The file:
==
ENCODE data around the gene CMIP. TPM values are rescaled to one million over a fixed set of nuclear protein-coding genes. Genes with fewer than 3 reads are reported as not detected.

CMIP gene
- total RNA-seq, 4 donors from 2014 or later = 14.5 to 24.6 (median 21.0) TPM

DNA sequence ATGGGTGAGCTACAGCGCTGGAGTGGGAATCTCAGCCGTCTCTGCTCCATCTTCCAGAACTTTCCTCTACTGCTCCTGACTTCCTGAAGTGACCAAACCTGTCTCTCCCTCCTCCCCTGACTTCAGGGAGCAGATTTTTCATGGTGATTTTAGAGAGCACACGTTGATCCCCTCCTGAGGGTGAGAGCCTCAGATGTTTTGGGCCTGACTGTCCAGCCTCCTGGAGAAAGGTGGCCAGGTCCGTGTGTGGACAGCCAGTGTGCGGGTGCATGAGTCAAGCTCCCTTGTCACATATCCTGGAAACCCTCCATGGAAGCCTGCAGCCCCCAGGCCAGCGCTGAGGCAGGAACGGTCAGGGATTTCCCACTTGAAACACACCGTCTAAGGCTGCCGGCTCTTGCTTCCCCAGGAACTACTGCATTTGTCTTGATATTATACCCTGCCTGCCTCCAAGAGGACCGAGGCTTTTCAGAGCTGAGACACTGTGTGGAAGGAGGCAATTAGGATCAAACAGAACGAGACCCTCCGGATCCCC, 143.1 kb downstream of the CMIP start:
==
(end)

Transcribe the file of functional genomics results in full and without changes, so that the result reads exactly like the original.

ENCODE data around the gene CMIP. TPM values are rescaled to one million over a fixed set of nuclear protein-coding genes. Genes with fewer than 3 reads are reported as not detected.

CMIP gene
- total RNA-seq, 4 donors from 2014 or later = 14.5 to 24.6 (median 21.0) TPM

DNA sequence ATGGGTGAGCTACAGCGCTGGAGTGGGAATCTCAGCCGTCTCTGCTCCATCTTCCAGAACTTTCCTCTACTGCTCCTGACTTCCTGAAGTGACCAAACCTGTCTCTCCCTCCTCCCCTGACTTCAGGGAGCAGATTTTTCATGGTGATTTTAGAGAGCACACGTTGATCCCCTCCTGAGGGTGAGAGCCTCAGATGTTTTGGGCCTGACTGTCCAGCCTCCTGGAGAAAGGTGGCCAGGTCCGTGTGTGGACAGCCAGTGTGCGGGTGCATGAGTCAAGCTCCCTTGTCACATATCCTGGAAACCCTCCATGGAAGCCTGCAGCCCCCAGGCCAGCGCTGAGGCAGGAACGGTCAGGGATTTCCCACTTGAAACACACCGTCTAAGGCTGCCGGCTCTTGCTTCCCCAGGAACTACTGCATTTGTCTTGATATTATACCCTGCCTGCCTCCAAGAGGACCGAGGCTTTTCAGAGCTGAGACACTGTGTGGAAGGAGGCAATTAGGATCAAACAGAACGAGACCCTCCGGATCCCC, 143.1 kb downstream of the CMIP start: